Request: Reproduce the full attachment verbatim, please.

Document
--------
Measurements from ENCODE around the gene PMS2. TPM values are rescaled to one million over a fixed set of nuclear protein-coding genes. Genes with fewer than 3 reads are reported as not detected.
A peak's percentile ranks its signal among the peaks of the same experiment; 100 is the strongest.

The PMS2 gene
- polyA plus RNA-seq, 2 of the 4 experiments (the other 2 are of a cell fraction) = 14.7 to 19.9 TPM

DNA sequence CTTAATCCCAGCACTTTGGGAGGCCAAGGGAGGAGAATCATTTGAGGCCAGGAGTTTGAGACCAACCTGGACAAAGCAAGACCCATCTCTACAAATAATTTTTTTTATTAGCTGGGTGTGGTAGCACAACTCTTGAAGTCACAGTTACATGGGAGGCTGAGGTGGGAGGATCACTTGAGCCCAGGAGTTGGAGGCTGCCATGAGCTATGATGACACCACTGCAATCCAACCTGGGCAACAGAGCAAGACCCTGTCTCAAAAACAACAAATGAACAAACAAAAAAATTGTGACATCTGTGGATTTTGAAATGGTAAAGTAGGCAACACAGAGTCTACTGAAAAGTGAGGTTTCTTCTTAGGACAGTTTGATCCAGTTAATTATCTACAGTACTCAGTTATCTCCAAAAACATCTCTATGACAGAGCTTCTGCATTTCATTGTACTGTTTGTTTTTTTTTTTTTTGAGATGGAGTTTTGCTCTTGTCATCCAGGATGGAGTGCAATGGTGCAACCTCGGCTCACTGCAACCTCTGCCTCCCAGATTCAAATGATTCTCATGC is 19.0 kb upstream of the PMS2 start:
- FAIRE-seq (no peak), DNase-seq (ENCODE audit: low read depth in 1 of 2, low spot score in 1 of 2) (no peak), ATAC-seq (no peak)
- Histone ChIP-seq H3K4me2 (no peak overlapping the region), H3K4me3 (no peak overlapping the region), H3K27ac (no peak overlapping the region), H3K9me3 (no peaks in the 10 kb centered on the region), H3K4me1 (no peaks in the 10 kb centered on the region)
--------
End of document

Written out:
Measurements from ENCODE around the gene PMS2. TPM values are rescaled to one million over a fixed set of nuclear protein-coding genes. Genes with fewer than 3 reads are reported as not detected.
A peak's percentile ranks its signal among the peaks of the same experiment; 100 is the strongest.

The PMS2 gene
- polyA plus RNA-seq, 2 of the 4 experiments (the other 2 are of a cell fraction) = 14.7 to 19.9 TPM

DNA sequence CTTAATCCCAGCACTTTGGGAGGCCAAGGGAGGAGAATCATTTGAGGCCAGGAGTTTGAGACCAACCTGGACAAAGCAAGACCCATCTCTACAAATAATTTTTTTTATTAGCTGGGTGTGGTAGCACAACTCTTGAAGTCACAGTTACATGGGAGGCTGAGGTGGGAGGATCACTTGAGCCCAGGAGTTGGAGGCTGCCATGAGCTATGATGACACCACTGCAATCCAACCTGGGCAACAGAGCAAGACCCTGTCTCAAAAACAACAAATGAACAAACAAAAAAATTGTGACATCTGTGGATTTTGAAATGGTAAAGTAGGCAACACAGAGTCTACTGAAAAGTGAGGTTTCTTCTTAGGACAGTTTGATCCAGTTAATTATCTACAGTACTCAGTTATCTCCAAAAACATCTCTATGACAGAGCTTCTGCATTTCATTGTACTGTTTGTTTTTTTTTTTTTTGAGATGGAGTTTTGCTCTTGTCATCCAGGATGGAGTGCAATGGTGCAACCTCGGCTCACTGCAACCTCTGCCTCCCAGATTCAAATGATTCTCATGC is 19.0 kb upstream of the PMS2 start:
- FAIRE-seq (no peak), DNase-seq (ENCODE audit: low read depth in 1 of 2, low spot score in 1 of 2) (no peak), ATAC-seq (no peak)
- Histone ChIP-seq H3K4me2 (no peak overlapping the region), H3K4me3 (no peak overlapping the region), H3K27ac (no peak overlapping the region), H3K9me3 (no peaks in the 10 kb centered on the region), H3K4me1 (no peaks in the 10 kb centered on the region)